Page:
After first opposing the International Code Nestlé now claims to support it in a narrow set of circumstances (applying it to infant formula only and in developing countries only). While there is still much cause for concern, the boycott has been instrumental in bringing about important changes that have been made. It should be remembered that Nestlé marketed sweetened condensed milk as infant food up until 1977, when the boycott first began.
After years of refusing to debate the issue with Baby Milk Action, Nestlé has now given ground. Apparently this is because Nestlé is having difficulty in recruiting graduates, such is the company’s bad image amongst students. Unfortunately for Nestlé’s strategy, the debates are strengthening rather than weakening support for the boycott (see report in Boycott News 30).
The Church of England and the Royal College of Midwives dropped their boycotts.
Nestlé attempts to undermine the boycott by targeting endorsers. For example, it lobbied the Church of England hard in 1994 and as a result the Church decided to suspend its support for the boycott while conducting its own investigation. The Interagency Group on Breastfeeding Monitoring (IGBM) was formed, consisting of a total of 27 church, development and academic organisations. Research was conducted in Bangladesh, Poland, South Africa and Thailand and published as the report Cracking the Code in 1997 (See summary in Update 20). The report concluded that companies are systematically violating the International Code and Resolutions. UNICEF stated that “the findings of IBFAN are clearly vindicated by this report.” 10 Nestlé and the industry went to great lengths to discredit this research (See briefing paper How the baby food industry is orchestrating the attack on Cracking the Code). However, it has been peer reviewed and was published by the British Medical Journal in 1998 11.
When the Church of England Synod met in York in 1997 it affirmed the conclusions of Cracking the Code. Nestlé was concerned that the Church would resume its support for the boycott and issued a public statement supporting the motion debated by Synod which included a call for companies to abide by the International Code and relevant, subsequent Resolutions adopted by the World Health Assembly. The subsequent Resolutions are important because they clarify interpretation of the International Code and address new marketing strategies and changes in scientific knowledge. Nestlé had attacked Cracking the Code on the grounds that it referred to the subsequent Resolutions. Its statement at Synod was the first time that Nestlé had indicated that it would abide by the subsequent Resolutions and some delegates may have decided against reinstating the Church’s boycott because of this. Nestlé’s statement was an empty Public Relations tactic, however. Nestlé continues to attack the Resolutions and to violate these and the International Code.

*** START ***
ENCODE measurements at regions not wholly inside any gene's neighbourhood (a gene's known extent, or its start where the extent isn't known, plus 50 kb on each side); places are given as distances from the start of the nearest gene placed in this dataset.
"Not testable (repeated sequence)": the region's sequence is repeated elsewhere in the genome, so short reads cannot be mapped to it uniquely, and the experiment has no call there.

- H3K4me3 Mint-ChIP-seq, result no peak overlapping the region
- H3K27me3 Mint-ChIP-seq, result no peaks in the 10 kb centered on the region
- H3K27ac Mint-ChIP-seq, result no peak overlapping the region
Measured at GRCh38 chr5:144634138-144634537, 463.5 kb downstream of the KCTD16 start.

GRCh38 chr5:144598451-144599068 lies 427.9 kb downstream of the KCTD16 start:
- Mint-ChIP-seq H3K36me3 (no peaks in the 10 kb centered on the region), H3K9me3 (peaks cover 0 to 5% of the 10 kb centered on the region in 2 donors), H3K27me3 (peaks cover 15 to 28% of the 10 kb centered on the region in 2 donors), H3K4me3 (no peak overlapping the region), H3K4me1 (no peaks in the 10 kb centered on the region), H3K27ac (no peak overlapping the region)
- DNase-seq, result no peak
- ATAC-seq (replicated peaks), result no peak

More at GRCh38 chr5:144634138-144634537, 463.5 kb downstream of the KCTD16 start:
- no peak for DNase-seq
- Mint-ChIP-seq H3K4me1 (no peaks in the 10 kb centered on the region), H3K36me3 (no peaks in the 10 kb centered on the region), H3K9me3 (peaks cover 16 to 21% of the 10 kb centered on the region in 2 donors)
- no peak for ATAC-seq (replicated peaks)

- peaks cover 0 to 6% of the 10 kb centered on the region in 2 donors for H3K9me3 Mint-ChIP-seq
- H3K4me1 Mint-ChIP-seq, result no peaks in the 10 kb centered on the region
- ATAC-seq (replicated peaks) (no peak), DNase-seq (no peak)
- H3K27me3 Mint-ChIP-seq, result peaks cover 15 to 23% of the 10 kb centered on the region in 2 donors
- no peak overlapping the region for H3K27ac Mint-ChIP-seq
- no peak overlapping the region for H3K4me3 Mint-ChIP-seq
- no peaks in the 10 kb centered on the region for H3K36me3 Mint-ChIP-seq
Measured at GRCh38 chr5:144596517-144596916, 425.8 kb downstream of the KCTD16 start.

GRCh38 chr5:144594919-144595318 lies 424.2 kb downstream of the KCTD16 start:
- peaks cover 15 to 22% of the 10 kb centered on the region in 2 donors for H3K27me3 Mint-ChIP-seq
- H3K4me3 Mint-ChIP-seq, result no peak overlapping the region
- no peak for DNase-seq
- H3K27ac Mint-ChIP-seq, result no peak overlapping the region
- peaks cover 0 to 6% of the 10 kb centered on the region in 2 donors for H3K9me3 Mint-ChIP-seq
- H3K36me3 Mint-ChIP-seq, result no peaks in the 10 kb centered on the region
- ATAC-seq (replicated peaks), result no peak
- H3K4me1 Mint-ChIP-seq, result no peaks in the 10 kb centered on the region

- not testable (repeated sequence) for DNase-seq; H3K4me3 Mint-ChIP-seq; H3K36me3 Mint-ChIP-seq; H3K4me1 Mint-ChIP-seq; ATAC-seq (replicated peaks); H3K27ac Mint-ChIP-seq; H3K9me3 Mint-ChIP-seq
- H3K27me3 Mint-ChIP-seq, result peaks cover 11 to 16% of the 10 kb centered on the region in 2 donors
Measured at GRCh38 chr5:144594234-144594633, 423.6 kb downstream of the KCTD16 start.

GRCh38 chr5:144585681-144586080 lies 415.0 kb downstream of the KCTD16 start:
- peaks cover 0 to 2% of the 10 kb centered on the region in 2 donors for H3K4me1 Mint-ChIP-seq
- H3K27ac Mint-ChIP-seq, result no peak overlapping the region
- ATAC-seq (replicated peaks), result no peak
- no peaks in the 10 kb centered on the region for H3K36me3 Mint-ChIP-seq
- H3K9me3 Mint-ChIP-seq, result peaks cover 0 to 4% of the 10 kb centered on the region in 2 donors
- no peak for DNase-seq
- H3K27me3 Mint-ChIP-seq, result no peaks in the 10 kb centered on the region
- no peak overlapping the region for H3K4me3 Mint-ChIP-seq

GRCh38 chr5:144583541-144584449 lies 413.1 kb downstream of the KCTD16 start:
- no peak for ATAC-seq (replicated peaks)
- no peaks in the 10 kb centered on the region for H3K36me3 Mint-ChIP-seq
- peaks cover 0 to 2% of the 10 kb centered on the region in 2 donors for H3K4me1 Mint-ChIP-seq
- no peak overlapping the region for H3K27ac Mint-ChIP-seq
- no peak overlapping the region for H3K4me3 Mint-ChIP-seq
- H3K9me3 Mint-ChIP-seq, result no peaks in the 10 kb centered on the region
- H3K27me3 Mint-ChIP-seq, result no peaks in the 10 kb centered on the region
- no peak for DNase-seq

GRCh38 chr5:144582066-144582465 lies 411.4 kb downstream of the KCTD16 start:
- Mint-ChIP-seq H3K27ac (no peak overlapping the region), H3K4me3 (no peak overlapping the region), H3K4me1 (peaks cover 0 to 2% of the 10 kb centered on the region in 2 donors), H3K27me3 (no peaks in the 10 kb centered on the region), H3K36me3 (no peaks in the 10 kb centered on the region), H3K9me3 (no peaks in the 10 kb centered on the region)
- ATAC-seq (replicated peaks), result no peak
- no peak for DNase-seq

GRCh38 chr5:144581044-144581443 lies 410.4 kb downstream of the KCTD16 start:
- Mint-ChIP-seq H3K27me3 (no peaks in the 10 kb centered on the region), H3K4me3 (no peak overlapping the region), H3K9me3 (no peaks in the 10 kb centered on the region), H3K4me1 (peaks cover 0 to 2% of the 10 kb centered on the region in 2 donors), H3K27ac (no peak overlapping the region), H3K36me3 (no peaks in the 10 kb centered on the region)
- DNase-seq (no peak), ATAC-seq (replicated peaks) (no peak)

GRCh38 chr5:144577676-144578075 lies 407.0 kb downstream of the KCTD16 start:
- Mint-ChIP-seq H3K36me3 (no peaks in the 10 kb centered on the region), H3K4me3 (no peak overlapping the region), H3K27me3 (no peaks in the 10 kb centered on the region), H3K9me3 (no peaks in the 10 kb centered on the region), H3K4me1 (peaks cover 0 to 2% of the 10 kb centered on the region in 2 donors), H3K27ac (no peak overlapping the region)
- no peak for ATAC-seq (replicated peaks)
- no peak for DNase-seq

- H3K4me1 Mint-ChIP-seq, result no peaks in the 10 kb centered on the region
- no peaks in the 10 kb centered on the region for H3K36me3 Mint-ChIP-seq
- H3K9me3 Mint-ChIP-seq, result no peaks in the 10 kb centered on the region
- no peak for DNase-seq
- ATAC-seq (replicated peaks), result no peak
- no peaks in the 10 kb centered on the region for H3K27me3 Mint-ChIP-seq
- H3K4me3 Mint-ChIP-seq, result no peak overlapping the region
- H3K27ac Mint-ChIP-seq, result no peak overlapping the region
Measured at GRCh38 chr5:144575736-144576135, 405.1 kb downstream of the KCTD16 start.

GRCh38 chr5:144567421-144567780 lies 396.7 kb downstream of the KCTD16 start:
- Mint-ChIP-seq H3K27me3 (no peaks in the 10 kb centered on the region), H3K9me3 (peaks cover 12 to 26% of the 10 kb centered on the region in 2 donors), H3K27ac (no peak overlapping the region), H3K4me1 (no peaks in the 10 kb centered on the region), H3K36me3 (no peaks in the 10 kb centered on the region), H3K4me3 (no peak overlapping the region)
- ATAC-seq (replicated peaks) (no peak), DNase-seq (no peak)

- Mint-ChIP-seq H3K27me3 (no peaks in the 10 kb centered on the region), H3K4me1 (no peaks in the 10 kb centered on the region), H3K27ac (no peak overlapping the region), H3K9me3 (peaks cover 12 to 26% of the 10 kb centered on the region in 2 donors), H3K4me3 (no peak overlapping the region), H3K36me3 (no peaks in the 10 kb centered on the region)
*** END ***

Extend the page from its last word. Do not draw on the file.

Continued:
It was suggested at Synod that, instead of applying pressure through the boycott, the Church would use its investments in Nestlé to enter into “dialogue” with the company to encourage it to change its ways. We continue to provide the Church of England’s Board of Social Responsibility with evidence of Nestlé’s malpractice, but have yet to be informed of any progress emerging from the Church’s strategy of engaging Nestlé in “dialogue”. In a disturbing move the York Council of Churches announced some months after the Synod meeting that it had accepted a donation of 100,000 pounds from Nestlé 12.